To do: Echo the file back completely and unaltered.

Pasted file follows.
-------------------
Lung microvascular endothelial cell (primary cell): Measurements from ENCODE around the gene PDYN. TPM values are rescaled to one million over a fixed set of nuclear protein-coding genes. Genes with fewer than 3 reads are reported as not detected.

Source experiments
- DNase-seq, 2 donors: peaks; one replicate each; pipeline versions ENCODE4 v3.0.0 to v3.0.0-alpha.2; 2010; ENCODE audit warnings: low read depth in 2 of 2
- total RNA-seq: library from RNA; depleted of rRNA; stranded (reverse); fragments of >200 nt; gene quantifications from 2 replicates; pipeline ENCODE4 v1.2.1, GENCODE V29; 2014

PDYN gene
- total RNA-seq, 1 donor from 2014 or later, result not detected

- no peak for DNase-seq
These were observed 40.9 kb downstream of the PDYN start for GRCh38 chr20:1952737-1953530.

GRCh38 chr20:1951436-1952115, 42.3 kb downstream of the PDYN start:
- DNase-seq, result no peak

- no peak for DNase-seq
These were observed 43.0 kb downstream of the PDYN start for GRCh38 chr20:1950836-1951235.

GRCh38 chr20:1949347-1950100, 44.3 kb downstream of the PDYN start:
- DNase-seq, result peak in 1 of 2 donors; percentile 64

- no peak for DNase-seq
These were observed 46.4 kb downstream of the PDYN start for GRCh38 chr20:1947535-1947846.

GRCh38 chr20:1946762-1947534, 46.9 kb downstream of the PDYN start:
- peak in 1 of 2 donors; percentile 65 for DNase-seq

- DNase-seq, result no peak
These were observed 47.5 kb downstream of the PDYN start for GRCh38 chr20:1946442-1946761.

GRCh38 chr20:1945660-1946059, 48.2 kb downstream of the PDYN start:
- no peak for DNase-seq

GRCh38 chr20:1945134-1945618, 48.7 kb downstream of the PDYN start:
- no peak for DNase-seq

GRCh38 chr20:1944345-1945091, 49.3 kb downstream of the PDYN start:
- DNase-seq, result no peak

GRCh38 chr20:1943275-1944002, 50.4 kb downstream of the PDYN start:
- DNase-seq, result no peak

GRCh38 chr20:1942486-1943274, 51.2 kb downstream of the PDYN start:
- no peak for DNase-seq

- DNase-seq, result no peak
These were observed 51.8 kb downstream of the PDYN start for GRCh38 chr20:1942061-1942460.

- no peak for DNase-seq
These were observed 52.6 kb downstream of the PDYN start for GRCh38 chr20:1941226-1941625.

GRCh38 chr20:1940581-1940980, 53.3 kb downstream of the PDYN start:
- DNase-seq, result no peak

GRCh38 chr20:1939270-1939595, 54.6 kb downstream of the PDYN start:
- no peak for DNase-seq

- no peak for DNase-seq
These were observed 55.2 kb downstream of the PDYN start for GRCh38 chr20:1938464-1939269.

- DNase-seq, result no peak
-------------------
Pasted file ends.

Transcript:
Lung microvascular endothelial cell (primary cell): Measurements from ENCODE around the gene PDYN. TPM values are rescaled to one million over a fixed set of nuclear protein-coding genes. Genes with fewer than 3 reads are reported as not detected.

Source experiments
- DNase-seq, 2 donors: peaks; one replicate each; pipeline versions ENCODE4 v3.0.0 to v3.0.0-alpha.2; 2010; ENCODE audit warnings: low read depth in 2 of 2
- total RNA-seq: library from RNA; depleted of rRNA; stranded (reverse); fragments of >200 nt; gene quantifications from 2 replicates; pipeline ENCODE4 v1.2.1, GENCODE V29; 2014

PDYN gene
- total RNA-seq, 1 donor from 2014 or later, result not detected

- no peak for DNase-seq
These were observed 40.9 kb downstream of the PDYN start for GRCh38 chr20:1952737-1953530.

GRCh38 chr20:1951436-1952115, 42.3 kb downstream of the PDYN start:
- DNase-seq, result no peak

- no peak for DNase-seq
These were observed 43.0 kb downstream of the PDYN start for GRCh38 chr20:1950836-1951235.

GRCh38 chr20:1949347-1950100, 44.3 kb downstream of the PDYN start:
- DNase-seq, result peak in 1 of 2 donors; percentile 64

- no peak for DNase-seq
These were observed 46.4 kb downstream of the PDYN start for GRCh38 chr20:1947535-1947846.

GRCh38 chr20:1946762-1947534, 46.9 kb downstream of the PDYN start:
- peak in 1 of 2 donors; percentile 65 for DNase-seq

- DNase-seq, result no peak
These were observed 47.5 kb downstream of the PDYN start for GRCh38 chr20:1946442-1946761.

GRCh38 chr20:1945660-1946059, 48.2 kb downstream of the PDYN start:
- no peak for DNase-seq

GRCh38 chr20:1945134-1945618, 48.7 kb downstream of the PDYN start:
- no peak for DNase-seq

GRCh38 chr20:1944345-1945091, 49.3 kb downstream of the PDYN start:
- DNase-seq, result no peak

GRCh38 chr20:1943275-1944002, 50.4 kb downstream of the PDYN start:
- DNase-seq, result no peak

GRCh38 chr20:1942486-1943274, 51.2 kb downstream of the PDYN start:
- no peak for DNase-seq

- DNase-seq, result no peak
These were observed 51.8 kb downstream of the PDYN start for GRCh38 chr20:1942061-1942460.

- no peak for DNase-seq
These were observed 52.6 kb downstream of the PDYN start for GRCh38 chr20:1941226-1941625.

GRCh38 chr20:1940581-1940980, 53.3 kb downstream of the PDYN start:
- DNase-seq, result no peak

GRCh38 chr20:1939270-1939595, 54.6 kb downstream of the PDYN start:
- no peak for DNase-seq

- no peak for DNase-seq
These were observed 55.2 kb downstream of the PDYN start for GRCh38 chr20:1938464-1939269.

- DNase-seq, result no peak